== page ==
A large number of Parkinsonian persons have been interviewed by Oliver Sacks while in their normal state ("Awakenings"). He lets us know that Parkinson patients have their own time and space.
His (or rather their) reports point out amazingly close parallels between e.g. our false intuitive non-relativistic notion of space and time and their Parkinsonian notion, in the sense that both notions are entirely convincing to the owner and totally exclusive of other notions. In other words: If we are absolutely sure of something, we might be the victim of a neurological deficiency, perhaps in the form of an exclusiveness of our maps in the above mentioned sense.
Perversions of the Will
Another striking similarity between the "normal" and the Parkinsonian state can be seen in some roots of inactivity.
Canceling Will by Counter-Will
"There are many different forms of akinesia, but the form which is exactly antithetical to hurry or pulsion is one of active retardation or resistance which impedes movement, speech, and even thought, and may arrest it completely.
Patients so affected find that as soon as they 'will' or intend or attempt a movement, a 'counter-will' or 'resistance' rises up to meet them. They find themselves embattled, and even immobilized, in a form of physiological conflict - force against counter-force, will against counter-will, command against countermand.
For such embattled patients, Charcot writes: 'There is no truce'- and Charcot sees the tremor, rigidity, and akinesia of such patients as the final, futile outcome of such states of inner struggle, and the tension and tiredness of which Parkinsonian patients so often complain as due to the pre-emption of their energies in such senseless inner battles. It is these states of push and constraint which one patient of mine (Leonard L.) would always call 'the goad and halter'. The appearance of passivity or inertia is deceiving: an obstructive akinesia of this sort is in no sense an idle or restful state, but (to paraphrase de Quincey) '... no product of inertia, but ... resulting from mighty and equal antagonisms, infinite activities, infinite repose'.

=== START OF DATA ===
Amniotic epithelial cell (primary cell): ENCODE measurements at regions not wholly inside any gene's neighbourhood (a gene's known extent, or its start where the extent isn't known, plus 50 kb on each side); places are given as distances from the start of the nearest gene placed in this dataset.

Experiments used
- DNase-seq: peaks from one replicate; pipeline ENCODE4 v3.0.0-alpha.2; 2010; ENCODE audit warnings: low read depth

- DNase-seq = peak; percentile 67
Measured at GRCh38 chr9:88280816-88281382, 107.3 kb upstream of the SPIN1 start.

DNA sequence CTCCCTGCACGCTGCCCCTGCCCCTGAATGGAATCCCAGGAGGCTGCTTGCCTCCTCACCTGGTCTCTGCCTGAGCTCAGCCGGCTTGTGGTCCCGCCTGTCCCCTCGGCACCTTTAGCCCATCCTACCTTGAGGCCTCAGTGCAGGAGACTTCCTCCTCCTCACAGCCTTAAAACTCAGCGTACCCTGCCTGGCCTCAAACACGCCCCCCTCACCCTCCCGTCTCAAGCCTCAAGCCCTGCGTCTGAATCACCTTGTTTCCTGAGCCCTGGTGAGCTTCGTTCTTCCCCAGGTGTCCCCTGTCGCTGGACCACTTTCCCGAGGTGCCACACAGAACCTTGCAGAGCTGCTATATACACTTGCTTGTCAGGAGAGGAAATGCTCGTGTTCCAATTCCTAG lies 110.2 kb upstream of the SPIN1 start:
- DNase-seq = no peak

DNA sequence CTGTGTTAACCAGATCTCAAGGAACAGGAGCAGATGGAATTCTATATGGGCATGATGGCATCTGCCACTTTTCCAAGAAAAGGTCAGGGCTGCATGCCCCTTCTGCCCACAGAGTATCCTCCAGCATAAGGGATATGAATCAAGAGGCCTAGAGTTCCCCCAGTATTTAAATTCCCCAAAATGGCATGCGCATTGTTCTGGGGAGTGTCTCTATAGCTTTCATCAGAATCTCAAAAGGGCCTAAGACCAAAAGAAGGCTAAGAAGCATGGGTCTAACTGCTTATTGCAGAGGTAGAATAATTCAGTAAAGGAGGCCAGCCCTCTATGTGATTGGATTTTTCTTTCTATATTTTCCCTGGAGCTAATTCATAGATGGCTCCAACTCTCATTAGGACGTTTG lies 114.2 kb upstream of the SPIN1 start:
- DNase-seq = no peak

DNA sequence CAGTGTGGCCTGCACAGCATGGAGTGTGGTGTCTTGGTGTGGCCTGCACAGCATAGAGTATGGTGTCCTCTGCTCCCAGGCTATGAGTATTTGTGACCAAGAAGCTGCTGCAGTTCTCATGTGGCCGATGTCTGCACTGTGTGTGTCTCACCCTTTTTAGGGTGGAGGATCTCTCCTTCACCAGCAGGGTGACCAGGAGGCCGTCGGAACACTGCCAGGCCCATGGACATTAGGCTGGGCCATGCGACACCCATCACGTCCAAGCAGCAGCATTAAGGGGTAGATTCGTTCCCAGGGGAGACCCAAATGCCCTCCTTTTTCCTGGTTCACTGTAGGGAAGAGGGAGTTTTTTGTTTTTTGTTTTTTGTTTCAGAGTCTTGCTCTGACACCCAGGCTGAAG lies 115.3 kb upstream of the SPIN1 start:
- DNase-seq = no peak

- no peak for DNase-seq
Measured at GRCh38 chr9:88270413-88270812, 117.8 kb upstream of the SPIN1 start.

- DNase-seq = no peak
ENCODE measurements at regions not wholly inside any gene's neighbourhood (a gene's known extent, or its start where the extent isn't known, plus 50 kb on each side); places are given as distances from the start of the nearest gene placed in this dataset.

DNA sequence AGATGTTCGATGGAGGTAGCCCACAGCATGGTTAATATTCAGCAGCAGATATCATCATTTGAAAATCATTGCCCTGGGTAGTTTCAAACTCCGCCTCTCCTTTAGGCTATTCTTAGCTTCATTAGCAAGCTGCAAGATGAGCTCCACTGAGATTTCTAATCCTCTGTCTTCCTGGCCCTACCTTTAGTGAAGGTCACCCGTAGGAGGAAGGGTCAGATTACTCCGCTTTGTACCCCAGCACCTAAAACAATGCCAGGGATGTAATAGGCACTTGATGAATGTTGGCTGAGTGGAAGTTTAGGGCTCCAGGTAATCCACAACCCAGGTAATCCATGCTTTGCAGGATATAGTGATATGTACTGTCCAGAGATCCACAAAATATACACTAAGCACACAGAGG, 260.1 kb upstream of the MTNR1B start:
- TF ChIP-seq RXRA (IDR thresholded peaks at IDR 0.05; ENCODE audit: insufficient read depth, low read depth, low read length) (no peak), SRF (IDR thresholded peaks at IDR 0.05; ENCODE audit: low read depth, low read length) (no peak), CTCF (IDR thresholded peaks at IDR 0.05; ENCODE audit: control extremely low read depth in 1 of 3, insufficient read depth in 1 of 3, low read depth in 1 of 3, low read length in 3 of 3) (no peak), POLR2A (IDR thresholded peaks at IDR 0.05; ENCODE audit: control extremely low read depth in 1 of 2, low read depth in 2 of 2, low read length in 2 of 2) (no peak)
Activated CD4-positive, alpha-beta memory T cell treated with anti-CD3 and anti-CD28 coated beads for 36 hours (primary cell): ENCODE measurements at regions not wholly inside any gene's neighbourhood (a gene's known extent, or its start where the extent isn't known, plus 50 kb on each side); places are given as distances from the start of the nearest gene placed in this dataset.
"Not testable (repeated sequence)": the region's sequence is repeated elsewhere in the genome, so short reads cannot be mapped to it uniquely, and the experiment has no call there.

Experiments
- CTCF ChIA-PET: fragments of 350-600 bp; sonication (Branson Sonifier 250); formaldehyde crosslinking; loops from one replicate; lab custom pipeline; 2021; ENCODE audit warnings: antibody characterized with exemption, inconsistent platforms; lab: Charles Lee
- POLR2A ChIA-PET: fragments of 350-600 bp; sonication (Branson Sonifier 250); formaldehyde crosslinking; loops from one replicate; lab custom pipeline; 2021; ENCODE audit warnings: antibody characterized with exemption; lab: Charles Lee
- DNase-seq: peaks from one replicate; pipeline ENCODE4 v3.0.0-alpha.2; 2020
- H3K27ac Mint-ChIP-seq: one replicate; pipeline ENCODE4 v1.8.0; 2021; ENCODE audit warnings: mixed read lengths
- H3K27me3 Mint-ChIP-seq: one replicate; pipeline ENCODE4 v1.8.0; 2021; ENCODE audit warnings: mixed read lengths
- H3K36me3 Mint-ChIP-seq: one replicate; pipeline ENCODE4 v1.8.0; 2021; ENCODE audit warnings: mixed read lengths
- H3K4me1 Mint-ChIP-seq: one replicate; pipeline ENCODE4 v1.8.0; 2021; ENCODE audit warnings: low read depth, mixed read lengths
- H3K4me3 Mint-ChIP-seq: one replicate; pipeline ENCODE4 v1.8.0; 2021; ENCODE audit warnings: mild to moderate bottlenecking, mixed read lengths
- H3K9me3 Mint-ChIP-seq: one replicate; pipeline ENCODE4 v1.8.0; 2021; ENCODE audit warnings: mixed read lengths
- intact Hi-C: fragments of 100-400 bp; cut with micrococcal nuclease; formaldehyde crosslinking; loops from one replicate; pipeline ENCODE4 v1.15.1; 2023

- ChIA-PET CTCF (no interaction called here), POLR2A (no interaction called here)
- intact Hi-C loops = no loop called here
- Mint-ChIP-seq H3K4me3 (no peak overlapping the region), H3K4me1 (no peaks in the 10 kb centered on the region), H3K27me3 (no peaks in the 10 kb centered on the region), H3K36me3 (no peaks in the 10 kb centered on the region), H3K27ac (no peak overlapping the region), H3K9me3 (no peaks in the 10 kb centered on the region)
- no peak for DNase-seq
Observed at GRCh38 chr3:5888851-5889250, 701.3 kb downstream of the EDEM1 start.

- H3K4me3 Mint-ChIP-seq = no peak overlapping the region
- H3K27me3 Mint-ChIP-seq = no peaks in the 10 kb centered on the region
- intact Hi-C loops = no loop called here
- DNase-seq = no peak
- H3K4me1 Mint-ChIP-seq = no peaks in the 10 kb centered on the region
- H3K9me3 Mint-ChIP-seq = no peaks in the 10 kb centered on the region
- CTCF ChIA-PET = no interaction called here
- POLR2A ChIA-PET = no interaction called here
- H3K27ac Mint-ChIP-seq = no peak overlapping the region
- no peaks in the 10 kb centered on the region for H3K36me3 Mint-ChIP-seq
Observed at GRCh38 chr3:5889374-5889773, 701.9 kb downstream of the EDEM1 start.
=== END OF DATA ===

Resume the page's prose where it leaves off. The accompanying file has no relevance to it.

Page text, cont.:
Analogous concepts are used by William James, in his discussion of 'perversions' of will (Principies, 2, xxvi). The two basic perversions delineated by James are
when the former holds sway, the performance of normal actions is rendered difficult or impossible; if the latter is dominant, abnormal actions are irrepressible.
- the 'obstructive' will and
- the 'explosive' will;
Although James uses these terms with reference to neurotic perversions of the will, they are equally applicable to what we must term Parkinsonian perversions of the will: Parkinsonism, like neurosis, is a conative disorder, and exhibits a formal analogy of conative structure."
(-- O. Sacks, Awakenings)
(-conative: Pertains to one's basic strivings as expressed in behavior and actions; volitional as contrasted with cognitive)
Absence of Will due to Absence of Stimulus from Outside
"Some Parkinsonian patients, Charcot particularly noted, would sit for hours not only motionless, but apparently without any impulse to move: they were, seemingly, content to do nothing, and they lacked the 'will' to enter upon or continue any course of activity, although they might move quite well if the stimulus or command or request to move came from another person - from the outside. Such patients were said to have an absence of the will - or 'aboulia.'